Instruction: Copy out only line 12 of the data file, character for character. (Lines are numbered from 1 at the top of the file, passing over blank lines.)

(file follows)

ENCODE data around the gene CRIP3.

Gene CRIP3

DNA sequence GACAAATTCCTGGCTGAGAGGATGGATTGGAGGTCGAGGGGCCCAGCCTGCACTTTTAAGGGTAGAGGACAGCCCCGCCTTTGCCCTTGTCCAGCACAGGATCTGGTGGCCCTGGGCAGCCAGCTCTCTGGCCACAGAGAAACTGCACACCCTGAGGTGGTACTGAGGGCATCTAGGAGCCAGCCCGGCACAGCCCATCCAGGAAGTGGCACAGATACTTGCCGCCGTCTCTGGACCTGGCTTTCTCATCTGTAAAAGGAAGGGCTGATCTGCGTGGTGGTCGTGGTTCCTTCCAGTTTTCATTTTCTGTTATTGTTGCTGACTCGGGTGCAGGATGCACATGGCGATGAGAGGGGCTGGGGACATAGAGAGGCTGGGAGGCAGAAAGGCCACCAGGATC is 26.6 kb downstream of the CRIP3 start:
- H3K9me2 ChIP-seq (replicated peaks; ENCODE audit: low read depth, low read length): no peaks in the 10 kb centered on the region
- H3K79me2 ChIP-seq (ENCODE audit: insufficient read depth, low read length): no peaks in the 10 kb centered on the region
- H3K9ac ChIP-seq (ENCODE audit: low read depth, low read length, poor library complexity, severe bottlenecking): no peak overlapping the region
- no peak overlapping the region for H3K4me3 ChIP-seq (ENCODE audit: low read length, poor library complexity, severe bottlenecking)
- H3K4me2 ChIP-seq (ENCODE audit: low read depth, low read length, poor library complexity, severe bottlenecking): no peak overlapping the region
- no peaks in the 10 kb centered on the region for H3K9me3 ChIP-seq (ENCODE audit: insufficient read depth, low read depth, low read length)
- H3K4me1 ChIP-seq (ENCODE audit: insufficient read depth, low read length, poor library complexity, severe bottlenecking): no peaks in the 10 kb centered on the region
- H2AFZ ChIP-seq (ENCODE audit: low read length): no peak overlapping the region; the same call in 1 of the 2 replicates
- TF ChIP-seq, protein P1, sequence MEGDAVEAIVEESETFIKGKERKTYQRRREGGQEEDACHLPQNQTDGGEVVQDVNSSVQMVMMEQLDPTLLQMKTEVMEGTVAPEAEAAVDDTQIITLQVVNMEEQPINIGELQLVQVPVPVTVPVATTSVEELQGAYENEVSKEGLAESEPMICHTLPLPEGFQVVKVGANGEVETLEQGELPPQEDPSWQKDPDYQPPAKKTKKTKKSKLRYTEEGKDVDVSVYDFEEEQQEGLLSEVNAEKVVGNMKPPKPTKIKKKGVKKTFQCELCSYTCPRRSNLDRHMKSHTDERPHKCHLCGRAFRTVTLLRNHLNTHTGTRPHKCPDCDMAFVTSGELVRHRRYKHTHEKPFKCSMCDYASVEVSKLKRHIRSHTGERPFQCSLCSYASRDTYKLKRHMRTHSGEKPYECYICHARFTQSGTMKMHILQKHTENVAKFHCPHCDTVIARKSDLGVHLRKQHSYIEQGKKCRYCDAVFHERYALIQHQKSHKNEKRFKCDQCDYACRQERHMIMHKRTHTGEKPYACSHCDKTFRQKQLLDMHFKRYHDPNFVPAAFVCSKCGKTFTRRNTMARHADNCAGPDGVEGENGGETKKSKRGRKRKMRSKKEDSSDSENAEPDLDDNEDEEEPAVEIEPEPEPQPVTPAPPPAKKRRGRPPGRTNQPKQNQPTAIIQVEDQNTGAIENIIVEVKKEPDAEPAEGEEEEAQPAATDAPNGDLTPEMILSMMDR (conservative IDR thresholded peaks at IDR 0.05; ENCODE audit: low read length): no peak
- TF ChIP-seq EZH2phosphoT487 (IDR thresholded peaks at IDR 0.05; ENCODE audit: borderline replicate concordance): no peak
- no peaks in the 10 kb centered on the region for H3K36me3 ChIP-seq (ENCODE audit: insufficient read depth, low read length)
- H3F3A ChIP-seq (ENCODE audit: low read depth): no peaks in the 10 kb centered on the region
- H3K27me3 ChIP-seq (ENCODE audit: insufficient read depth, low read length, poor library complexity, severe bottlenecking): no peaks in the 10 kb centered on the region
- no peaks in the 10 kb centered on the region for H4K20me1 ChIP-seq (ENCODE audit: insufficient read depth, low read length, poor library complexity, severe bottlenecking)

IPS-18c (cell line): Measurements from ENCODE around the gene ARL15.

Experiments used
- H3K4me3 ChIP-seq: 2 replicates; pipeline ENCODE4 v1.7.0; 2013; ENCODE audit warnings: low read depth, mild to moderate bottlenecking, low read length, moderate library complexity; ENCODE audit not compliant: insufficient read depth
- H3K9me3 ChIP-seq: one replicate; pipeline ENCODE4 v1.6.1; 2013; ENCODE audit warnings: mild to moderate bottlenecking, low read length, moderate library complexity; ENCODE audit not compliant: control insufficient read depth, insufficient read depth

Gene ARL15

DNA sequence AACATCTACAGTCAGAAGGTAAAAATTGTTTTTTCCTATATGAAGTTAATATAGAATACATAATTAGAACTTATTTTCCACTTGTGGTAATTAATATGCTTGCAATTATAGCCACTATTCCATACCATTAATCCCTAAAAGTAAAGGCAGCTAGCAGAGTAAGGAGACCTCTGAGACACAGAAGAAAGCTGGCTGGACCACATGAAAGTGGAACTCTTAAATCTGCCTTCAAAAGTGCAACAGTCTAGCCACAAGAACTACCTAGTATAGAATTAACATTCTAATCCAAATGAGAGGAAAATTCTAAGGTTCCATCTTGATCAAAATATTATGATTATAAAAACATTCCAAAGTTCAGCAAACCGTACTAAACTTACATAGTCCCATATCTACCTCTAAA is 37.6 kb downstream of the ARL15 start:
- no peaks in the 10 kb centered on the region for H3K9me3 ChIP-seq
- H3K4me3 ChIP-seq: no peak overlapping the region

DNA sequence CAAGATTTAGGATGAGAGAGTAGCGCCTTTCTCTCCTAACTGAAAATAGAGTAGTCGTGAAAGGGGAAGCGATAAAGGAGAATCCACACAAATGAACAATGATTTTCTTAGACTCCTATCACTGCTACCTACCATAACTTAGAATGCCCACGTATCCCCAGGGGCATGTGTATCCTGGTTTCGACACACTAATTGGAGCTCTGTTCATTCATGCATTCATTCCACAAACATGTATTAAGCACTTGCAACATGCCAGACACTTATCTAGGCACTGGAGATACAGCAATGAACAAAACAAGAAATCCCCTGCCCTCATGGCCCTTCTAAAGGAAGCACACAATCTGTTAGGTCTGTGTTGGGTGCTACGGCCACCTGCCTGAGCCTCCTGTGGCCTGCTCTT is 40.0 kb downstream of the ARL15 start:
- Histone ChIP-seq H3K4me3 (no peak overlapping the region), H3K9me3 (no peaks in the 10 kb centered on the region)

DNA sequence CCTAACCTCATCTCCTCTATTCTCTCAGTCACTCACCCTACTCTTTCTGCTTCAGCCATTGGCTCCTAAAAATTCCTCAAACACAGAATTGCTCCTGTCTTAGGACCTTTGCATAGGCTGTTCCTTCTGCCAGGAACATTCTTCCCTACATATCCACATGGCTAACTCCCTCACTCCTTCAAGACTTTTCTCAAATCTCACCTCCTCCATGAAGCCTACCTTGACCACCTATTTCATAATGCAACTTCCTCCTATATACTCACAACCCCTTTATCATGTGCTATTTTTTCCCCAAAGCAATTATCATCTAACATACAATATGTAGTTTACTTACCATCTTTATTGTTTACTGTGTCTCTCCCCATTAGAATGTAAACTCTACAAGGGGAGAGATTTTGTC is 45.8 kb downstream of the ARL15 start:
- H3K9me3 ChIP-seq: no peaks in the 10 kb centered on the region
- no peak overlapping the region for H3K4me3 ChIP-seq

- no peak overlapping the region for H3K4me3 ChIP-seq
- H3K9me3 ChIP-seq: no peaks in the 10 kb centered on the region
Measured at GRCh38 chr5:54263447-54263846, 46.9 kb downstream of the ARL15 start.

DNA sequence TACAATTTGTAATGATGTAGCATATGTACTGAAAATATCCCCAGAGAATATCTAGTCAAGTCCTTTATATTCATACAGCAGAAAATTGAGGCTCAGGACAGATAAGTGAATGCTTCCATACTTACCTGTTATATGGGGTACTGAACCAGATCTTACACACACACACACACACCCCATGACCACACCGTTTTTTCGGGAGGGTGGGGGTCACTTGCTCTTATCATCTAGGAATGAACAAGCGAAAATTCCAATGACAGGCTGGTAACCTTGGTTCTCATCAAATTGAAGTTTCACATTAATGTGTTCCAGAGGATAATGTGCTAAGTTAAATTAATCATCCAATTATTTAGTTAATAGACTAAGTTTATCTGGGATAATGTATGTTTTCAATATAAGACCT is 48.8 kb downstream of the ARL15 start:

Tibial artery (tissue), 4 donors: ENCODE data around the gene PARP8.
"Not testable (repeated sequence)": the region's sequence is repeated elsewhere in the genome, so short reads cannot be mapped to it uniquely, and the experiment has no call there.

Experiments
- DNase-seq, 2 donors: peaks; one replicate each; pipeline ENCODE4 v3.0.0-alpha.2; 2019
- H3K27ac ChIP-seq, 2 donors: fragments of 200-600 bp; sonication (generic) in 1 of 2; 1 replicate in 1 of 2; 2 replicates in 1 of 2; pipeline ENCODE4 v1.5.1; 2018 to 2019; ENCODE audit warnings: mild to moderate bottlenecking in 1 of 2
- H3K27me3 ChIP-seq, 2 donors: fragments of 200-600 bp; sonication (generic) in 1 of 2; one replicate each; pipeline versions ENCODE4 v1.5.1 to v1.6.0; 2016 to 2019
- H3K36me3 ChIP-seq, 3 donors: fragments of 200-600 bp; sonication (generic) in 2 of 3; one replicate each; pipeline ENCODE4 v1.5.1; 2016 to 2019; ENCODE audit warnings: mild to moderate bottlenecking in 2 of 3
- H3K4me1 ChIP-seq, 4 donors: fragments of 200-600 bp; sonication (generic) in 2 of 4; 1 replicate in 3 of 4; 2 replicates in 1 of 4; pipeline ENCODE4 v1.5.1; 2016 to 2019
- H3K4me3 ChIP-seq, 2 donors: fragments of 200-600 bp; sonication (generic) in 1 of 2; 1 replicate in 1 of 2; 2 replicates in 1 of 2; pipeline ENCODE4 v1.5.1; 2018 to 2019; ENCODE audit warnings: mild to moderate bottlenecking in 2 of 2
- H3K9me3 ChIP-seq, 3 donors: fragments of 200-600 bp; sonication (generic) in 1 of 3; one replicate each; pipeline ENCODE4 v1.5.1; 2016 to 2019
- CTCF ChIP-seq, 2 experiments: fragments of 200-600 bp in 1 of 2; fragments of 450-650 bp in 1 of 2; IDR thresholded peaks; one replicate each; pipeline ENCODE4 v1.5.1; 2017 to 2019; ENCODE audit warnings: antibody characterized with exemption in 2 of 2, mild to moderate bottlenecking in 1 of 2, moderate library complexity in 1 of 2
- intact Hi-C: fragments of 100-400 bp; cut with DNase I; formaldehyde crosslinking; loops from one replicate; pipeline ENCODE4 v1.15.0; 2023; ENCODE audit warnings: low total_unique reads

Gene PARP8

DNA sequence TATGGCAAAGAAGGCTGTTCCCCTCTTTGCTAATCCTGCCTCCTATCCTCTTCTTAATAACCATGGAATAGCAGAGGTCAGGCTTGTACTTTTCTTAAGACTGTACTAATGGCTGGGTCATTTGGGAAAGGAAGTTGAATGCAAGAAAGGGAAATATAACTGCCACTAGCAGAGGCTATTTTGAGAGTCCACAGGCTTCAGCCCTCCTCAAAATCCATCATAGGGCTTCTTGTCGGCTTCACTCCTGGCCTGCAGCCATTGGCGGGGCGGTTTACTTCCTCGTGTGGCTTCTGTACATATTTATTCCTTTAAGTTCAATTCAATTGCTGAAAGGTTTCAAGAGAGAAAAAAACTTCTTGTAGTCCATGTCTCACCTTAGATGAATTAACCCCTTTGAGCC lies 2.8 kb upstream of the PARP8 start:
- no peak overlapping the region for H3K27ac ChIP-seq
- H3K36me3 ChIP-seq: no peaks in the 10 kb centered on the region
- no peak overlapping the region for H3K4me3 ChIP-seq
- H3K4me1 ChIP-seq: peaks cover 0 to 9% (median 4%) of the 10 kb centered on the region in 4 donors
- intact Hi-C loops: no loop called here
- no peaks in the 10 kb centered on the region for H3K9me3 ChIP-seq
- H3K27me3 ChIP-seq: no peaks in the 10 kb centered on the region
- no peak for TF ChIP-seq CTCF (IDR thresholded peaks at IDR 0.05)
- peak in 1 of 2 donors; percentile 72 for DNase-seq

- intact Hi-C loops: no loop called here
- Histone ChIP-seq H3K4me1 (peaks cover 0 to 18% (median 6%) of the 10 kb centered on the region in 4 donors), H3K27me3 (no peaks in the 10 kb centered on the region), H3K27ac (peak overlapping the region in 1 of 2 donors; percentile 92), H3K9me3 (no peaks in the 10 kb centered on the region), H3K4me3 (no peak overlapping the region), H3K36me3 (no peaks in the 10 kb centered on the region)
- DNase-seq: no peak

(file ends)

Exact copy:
- TF ChIP-seq, protein P1, sequence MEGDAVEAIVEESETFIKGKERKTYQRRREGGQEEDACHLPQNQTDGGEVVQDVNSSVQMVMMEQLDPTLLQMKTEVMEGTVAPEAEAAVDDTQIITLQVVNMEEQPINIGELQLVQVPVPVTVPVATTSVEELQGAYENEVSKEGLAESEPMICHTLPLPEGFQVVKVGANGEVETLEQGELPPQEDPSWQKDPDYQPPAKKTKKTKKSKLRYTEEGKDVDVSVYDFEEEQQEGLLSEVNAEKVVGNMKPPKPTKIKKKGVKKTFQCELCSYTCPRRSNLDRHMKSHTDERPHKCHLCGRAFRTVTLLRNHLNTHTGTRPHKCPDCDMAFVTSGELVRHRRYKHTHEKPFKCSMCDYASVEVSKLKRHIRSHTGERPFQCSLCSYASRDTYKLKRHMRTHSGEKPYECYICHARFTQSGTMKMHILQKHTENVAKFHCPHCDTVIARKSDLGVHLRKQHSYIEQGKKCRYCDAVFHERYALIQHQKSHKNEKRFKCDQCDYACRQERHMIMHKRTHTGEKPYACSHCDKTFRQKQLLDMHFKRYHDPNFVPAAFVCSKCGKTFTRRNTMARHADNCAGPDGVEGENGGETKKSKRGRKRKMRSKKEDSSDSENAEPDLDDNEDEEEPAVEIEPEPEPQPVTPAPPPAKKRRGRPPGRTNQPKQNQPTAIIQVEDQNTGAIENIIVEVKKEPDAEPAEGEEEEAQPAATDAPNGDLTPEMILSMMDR (conservative IDR thresholded peaks at IDR 0.05; ENCODE audit: low read length): no peak